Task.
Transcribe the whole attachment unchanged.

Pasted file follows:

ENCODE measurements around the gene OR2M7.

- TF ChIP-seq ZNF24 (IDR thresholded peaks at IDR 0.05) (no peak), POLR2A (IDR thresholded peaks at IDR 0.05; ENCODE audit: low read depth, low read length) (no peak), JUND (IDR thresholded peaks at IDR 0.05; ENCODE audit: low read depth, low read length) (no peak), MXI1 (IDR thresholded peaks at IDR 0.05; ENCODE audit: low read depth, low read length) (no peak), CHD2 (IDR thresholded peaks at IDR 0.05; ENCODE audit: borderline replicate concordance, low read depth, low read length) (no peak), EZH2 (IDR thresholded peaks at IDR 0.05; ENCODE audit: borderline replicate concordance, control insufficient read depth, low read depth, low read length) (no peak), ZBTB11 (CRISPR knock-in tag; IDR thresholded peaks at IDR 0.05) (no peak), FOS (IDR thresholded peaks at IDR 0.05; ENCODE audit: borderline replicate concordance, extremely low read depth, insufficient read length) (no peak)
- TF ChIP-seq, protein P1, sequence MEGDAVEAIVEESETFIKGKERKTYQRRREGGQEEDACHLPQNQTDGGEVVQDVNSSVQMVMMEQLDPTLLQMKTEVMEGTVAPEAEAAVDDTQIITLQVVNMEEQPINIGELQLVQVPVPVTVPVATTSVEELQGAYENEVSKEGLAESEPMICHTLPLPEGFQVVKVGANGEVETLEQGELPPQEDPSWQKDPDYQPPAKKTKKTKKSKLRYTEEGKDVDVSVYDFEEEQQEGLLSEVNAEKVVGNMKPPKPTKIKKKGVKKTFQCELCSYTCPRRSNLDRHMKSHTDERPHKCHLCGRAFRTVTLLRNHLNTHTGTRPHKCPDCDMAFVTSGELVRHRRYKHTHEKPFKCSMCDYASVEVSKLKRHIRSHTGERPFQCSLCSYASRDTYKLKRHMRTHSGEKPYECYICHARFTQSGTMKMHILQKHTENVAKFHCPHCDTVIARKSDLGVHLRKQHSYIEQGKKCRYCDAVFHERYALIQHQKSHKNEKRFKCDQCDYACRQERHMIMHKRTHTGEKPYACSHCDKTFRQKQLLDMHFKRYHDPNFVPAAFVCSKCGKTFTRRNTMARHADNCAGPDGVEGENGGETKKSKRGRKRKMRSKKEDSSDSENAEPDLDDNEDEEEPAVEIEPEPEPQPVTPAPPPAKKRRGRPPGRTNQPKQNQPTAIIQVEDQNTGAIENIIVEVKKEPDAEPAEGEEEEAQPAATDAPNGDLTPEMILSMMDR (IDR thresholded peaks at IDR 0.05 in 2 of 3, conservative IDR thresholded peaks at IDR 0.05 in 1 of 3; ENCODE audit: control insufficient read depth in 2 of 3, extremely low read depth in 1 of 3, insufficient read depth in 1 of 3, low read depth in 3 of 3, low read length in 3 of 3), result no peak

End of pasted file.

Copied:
ENCODE measurements around the gene OR2M7.

- TF ChIP-seq ZNF24 (IDR thresholded peaks at IDR 0.05) (no peak), POLR2A (IDR thresholded peaks at IDR 0.05; ENCODE audit: low read depth, low read length) (no peak), JUND (IDR thresholded peaks at IDR 0.05; ENCODE audit: low read depth, low read length) (no peak), MXI1 (IDR thresholded peaks at IDR 0.05; ENCODE audit: low read depth, low read length) (no peak), CHD2 (IDR thresholded peaks at IDR 0.05; ENCODE audit: borderline replicate concordance, low read depth, low read length) (no peak), EZH2 (IDR thresholded peaks at IDR 0.05; ENCODE audit: borderline replicate concordance, control insufficient read depth, low read depth, low read length) (no peak), ZBTB11 (CRISPR knock-in tag; IDR thresholded peaks at IDR 0.05) (no peak), FOS (IDR thresholded peaks at IDR 0.05; ENCODE audit: borderline replicate concordance, extremely low read depth, insufficient read length) (no peak)
- TF ChIP-seq, protein P1, sequence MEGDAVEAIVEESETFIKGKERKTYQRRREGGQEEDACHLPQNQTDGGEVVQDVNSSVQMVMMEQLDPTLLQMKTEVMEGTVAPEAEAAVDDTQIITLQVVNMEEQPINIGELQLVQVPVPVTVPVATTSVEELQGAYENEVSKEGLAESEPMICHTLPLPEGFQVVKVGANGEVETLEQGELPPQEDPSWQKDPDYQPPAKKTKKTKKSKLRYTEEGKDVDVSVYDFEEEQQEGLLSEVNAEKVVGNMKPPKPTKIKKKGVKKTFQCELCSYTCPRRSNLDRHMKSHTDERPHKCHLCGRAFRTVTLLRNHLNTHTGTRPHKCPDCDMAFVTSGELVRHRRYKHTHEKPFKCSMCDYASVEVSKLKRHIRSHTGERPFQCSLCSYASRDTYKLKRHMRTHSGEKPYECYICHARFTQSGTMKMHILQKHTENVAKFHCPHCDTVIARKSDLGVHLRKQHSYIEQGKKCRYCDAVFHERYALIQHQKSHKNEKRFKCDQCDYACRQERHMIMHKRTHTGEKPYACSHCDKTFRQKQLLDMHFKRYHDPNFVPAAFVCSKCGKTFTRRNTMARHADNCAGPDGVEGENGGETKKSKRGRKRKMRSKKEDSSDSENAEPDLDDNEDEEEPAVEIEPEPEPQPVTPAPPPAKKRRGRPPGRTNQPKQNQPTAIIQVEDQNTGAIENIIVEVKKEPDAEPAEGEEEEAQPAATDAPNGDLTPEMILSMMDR (IDR thresholded peaks at IDR 0.05 in 2 of 3, conservative IDR thresholded peaks at IDR 0.05 in 1 of 3; ENCODE audit: control insufficient read depth in 2 of 3, extremely low read depth in 1 of 3, insufficient read depth in 1 of 3, low read depth in 3 of 3, low read length in 3 of 3), result no peak